I picked up one of the extinguishers, read the label, and found that the fluid it contained was my own concoction. Of course, there was nothing to complain of in this, but I felt a little aggrieved by what one of the demonstrators was saying. He was talking volubly and convincingly to the spectators.

"For more than four years," he assured them, "our concern had a score of the most skilled scientists and chemists in the country experimenting to perfect this little extinguisher!"

The man talked for fifteen minutes along this line, dwelling upon the manner in which the manufacturer had devoted large sums of money, and the labor of years, to the perfecting of the liquid extinguisher. As a matter of fact, it took me just five days to concoct the "stuff" that he had asked for.

Another manufacturer came to me and said that he wished to put a shoe-polish on the market. His business was shoe findings, and he desired to add the polish.

Almost any one knows that two things are necessary to make a good shoe-polish. One is the presence of something that will give a quick and brilliant polish; the other is the absence, as far as possible, of anything injurious to the leather.

It may seem strange, but I was very much interested in this commission. I experimented from morning until night, for several days, until I began to believe that I never could get the black out of my hands. Finally I got a polish that suited me. There was plenty of wax in it, and this gave a good "shine." I also managed to do without a certain acid which is used in many polishes, and which does no good to the leather.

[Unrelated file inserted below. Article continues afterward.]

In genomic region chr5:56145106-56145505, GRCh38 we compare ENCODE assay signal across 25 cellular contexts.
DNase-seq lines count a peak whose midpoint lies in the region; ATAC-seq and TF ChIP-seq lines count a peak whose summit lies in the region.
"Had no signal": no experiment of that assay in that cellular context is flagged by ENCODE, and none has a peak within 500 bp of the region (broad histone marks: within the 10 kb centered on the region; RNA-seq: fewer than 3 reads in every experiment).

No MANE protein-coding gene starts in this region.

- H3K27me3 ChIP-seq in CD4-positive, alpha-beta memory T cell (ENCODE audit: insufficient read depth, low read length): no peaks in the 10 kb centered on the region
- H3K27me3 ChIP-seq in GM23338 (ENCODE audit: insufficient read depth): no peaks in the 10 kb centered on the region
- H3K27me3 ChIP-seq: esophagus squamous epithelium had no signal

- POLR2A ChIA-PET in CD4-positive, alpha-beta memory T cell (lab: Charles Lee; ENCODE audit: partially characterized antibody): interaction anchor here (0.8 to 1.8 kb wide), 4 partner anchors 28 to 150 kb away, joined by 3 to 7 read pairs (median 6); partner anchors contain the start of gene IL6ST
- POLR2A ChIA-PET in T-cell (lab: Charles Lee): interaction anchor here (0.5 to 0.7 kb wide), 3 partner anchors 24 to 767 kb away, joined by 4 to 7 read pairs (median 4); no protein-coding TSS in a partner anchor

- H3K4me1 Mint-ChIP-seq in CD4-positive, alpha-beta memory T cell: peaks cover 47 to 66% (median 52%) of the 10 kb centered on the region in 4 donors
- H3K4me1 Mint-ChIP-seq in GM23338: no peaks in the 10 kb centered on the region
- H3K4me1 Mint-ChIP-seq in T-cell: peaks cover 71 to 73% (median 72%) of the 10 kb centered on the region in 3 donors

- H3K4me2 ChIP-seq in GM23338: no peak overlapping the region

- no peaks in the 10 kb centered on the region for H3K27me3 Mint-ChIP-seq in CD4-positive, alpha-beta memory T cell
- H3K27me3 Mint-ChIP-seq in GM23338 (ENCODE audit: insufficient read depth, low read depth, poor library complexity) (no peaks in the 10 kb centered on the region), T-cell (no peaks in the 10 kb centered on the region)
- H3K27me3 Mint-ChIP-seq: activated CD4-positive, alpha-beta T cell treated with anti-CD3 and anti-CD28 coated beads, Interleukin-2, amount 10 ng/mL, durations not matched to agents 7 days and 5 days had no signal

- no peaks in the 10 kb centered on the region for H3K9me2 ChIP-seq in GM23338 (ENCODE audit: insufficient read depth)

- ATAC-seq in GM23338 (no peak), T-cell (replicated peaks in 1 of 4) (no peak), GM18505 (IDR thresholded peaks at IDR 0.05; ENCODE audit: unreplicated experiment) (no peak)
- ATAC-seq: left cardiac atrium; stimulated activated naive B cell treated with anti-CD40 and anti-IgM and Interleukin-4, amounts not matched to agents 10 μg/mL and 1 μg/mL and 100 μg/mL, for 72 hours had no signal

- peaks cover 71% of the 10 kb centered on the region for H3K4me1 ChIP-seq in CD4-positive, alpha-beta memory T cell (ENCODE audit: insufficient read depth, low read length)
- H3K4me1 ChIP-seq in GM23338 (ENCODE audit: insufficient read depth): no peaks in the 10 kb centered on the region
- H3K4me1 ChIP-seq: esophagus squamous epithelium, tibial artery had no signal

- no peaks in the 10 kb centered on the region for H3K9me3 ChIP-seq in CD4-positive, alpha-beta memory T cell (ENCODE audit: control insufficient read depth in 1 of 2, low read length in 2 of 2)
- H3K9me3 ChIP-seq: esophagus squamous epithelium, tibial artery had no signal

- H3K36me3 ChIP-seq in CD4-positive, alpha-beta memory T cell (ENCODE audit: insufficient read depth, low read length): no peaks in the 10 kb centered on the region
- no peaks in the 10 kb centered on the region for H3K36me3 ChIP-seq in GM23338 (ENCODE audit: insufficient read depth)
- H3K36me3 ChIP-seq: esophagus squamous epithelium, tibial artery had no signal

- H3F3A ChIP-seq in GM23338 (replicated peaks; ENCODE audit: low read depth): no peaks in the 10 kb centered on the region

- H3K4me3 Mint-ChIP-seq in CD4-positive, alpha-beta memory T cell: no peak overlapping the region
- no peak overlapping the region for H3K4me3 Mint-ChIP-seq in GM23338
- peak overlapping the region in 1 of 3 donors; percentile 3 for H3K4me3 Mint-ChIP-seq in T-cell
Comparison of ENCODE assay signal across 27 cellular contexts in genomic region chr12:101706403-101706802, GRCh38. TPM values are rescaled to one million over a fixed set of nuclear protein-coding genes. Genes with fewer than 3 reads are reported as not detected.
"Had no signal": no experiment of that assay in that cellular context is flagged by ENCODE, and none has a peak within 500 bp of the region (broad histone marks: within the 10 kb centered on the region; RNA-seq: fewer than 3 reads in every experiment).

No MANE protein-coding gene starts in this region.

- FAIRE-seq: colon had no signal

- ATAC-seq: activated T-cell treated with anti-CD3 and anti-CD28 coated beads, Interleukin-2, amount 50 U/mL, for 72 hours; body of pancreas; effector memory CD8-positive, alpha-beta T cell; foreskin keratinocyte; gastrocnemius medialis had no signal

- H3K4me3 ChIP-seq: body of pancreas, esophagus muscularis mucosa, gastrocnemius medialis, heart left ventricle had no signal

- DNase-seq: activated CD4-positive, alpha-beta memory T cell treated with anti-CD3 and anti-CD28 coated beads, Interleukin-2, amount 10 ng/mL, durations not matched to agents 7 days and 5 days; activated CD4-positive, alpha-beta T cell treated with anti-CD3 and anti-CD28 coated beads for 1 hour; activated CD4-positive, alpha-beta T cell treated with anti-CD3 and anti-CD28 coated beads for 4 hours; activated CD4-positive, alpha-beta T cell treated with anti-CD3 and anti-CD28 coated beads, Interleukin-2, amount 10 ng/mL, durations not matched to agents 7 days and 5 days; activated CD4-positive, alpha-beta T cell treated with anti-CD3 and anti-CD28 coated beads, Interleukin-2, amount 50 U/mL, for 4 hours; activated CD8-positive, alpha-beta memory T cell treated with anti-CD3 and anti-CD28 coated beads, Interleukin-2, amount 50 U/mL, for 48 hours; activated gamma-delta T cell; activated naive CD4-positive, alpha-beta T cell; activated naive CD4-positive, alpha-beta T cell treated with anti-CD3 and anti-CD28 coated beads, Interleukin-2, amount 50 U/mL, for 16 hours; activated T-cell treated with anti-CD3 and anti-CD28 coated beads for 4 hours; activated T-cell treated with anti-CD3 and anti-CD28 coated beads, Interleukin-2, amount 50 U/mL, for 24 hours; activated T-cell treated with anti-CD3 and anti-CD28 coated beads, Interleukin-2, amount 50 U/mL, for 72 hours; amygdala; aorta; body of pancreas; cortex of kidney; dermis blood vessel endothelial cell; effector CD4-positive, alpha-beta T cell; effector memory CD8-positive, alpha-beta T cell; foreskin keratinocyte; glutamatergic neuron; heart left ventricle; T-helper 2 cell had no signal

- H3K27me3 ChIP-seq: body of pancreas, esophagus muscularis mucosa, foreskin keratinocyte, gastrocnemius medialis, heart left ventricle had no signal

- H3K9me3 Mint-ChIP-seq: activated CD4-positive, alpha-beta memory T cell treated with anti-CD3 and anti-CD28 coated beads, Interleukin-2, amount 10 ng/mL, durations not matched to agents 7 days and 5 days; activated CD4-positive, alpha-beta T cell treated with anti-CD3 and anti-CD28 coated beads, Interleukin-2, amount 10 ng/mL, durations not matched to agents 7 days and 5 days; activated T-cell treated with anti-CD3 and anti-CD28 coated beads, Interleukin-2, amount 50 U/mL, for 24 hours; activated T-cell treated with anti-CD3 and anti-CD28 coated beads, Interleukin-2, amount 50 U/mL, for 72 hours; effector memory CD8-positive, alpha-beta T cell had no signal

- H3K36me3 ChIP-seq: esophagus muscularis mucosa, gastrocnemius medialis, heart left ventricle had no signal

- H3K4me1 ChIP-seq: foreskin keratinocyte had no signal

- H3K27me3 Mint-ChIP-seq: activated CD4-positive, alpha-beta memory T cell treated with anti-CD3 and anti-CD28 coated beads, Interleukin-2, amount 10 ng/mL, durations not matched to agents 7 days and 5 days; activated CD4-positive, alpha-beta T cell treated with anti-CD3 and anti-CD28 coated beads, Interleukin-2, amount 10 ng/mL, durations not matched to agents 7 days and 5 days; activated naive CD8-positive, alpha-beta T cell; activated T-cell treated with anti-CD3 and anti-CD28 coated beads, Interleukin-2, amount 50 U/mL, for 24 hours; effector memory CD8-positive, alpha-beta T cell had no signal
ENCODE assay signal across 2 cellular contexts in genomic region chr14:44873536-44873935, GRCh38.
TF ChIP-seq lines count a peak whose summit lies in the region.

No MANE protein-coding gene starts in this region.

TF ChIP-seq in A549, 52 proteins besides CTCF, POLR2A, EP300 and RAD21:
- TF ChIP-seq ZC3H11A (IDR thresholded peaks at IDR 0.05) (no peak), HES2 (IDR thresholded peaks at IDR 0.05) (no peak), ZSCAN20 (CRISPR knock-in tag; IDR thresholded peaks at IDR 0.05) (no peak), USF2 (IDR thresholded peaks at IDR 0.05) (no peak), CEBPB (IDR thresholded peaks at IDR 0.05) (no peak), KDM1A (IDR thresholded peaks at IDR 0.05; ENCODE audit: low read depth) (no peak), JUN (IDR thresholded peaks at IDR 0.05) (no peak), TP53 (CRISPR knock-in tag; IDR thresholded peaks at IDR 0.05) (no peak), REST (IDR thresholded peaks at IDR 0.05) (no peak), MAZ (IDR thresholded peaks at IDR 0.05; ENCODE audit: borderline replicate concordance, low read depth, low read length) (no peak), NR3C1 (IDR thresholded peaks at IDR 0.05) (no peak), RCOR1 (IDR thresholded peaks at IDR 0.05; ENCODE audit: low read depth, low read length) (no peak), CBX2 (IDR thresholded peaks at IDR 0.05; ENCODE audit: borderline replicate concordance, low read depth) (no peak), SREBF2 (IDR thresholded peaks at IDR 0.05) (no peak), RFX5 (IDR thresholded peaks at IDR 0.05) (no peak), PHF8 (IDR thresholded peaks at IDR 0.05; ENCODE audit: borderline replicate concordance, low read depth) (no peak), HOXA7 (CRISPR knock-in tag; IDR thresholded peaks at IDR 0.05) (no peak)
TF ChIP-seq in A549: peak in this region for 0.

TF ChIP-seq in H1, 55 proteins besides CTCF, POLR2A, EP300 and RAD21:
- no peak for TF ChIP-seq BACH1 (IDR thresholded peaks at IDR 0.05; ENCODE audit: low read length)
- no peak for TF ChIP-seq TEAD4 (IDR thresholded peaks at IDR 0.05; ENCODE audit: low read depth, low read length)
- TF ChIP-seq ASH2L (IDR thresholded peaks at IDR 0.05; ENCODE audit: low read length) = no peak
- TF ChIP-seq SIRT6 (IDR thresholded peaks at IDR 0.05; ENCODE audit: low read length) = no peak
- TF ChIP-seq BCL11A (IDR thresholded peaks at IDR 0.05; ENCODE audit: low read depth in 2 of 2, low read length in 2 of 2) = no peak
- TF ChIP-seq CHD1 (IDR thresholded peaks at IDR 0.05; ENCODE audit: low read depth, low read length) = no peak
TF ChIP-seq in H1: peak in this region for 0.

To-day that shoe-polish is selling all over America, and has been sent abroad in large quantities. You see its name on city billboards and country fences. You see it advertised in street-cars, subways, magazines, and shop-windows.

These two instances illustrate what I meant by saying that neither the consulting nor the analytical chemist gets quite a fair share of credit for his work. There are analytical chemists who, in long years of labor, have perfected hundreds of useful things. Their names would literally be household words if they appeared on every tube of tooth-paste, every cake of soap, every box of shoe-polish, every bottle of ink-eradicator, and the like, that these resourceful and ingenious men have brought into existence.

Sometimes a chemist saves many lives. I shall always believe I once prevented a disastrous accident, not through any brilliant discovery of my own, but simply because I happened to arrive in a nitroglycerin plant just in time.